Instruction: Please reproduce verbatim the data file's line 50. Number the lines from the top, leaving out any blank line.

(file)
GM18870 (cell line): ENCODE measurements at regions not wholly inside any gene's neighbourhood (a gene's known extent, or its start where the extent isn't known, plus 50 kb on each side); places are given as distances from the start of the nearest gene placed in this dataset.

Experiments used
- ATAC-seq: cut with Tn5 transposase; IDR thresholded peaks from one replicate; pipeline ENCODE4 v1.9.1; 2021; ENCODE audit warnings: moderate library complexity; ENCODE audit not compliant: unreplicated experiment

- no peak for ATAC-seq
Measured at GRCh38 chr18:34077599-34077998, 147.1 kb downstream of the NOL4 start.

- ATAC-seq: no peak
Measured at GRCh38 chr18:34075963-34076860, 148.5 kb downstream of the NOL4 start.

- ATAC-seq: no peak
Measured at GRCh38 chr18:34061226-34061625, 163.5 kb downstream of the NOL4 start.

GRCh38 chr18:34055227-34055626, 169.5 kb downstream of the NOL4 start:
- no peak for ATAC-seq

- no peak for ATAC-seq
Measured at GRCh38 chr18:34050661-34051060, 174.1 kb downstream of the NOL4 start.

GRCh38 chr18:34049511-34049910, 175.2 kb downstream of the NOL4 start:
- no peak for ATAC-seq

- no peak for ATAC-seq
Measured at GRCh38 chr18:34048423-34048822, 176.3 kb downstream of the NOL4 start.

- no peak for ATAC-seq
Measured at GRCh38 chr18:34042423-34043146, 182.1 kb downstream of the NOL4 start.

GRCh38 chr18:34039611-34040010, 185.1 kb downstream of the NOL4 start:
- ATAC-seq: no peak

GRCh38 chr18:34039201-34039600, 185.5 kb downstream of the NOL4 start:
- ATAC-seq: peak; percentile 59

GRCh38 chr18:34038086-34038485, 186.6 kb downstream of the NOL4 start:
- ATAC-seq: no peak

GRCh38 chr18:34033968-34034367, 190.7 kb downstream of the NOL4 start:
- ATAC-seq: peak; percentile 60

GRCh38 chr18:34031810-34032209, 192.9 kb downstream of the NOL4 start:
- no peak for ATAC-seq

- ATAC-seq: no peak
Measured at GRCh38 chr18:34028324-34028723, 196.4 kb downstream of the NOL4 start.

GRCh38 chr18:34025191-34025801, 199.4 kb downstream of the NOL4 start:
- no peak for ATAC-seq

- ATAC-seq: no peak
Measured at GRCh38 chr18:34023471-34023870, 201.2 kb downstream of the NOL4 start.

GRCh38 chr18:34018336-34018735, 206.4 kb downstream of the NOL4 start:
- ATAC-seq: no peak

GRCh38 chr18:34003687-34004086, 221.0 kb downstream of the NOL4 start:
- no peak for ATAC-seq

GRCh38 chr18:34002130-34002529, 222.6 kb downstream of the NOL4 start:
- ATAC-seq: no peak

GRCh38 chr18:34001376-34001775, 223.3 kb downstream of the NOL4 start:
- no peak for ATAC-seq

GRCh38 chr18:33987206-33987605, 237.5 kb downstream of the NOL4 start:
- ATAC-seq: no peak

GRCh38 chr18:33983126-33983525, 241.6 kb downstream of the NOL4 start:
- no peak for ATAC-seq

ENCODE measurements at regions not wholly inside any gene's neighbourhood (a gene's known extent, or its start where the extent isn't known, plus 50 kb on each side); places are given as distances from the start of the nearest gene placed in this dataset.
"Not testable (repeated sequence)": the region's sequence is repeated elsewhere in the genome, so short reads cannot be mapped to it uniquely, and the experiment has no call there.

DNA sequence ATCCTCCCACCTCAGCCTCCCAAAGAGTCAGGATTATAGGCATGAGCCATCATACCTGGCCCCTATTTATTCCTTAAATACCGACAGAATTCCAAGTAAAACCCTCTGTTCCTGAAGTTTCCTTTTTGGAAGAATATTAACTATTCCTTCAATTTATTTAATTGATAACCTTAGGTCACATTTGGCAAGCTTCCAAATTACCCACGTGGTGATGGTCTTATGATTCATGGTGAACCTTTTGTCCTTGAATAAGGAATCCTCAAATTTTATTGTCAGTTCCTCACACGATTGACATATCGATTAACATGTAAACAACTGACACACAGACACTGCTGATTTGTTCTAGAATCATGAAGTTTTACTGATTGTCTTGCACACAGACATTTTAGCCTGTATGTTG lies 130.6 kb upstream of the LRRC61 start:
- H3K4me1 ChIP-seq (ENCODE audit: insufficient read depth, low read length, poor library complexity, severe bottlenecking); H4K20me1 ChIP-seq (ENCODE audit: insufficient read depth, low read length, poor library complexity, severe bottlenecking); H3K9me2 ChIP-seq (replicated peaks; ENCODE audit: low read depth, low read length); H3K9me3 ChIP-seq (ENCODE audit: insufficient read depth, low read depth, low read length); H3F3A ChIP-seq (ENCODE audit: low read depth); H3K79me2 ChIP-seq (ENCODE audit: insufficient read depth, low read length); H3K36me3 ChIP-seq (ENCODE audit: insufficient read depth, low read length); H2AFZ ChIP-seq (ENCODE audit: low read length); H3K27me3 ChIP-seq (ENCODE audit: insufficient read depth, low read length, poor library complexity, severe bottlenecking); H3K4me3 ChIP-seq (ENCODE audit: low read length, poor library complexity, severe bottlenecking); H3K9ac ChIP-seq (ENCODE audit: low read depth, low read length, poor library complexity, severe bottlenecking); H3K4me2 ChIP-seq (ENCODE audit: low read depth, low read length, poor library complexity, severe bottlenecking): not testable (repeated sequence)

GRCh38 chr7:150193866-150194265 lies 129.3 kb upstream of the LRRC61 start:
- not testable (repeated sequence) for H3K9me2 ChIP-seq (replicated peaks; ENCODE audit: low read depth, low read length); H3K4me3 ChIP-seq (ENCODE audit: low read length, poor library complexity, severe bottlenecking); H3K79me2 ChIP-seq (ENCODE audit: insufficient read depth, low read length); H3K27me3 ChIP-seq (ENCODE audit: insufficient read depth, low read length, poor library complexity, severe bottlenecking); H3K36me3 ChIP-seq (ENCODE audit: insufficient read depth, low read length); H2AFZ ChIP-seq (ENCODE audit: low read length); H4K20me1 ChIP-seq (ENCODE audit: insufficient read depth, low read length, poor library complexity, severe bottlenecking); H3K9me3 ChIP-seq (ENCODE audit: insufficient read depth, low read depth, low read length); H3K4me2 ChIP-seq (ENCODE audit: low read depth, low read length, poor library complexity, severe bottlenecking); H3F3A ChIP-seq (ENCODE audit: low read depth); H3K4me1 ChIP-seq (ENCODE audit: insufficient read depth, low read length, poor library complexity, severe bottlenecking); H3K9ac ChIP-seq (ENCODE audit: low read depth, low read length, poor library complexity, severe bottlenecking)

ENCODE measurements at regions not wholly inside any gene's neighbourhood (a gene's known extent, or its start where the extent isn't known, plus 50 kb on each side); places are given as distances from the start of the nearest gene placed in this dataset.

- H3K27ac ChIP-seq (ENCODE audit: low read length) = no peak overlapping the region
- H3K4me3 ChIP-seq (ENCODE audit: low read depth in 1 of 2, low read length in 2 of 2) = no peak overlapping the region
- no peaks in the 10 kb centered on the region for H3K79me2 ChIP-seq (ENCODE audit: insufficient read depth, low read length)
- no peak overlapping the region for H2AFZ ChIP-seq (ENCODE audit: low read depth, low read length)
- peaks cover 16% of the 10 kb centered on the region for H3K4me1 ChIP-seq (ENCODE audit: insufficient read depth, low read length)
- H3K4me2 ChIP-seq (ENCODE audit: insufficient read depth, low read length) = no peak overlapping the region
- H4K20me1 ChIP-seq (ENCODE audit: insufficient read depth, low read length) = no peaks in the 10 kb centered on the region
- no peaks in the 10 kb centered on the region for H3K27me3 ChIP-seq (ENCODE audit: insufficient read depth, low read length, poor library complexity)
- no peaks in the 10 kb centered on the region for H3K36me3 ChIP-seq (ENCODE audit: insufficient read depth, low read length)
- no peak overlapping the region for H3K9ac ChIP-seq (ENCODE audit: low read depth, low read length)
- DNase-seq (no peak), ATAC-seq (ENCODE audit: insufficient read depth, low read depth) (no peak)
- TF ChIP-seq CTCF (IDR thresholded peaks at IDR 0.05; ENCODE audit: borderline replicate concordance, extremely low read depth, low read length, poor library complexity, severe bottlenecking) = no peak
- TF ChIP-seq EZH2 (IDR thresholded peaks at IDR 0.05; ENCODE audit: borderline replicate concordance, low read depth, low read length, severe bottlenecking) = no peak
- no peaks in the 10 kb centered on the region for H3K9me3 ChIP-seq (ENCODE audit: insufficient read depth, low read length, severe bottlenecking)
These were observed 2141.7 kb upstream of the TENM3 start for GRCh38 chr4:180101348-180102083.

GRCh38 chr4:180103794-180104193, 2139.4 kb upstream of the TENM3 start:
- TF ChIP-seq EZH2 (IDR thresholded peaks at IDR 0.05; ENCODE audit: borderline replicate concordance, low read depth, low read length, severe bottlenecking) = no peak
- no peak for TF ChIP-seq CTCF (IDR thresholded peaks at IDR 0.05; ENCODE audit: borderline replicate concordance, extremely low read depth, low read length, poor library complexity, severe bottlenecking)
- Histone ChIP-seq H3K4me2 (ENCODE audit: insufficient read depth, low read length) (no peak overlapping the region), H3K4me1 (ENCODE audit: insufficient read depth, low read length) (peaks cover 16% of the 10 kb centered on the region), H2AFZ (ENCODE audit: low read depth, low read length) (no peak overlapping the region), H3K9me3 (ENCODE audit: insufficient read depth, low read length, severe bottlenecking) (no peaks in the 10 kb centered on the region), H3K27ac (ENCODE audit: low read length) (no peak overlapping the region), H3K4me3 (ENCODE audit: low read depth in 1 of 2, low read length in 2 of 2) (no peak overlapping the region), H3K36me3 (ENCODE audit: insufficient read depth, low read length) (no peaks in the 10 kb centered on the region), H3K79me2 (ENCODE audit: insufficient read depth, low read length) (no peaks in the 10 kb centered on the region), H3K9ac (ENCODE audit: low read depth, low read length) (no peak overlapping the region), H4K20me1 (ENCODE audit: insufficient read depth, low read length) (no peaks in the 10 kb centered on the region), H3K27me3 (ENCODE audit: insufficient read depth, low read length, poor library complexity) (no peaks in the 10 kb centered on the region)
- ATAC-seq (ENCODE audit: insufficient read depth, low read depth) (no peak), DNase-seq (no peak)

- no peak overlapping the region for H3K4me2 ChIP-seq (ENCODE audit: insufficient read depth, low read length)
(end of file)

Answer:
DNA sequence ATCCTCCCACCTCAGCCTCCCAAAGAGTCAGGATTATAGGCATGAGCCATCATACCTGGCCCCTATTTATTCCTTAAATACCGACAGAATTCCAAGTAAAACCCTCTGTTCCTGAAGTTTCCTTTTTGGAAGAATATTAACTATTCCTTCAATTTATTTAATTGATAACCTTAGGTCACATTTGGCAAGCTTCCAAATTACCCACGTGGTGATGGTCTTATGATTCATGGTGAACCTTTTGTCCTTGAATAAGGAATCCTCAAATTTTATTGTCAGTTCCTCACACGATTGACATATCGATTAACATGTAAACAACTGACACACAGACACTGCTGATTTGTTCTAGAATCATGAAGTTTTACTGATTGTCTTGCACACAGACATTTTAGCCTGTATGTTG lies 130.6 kb upstream of the LRRC61 start: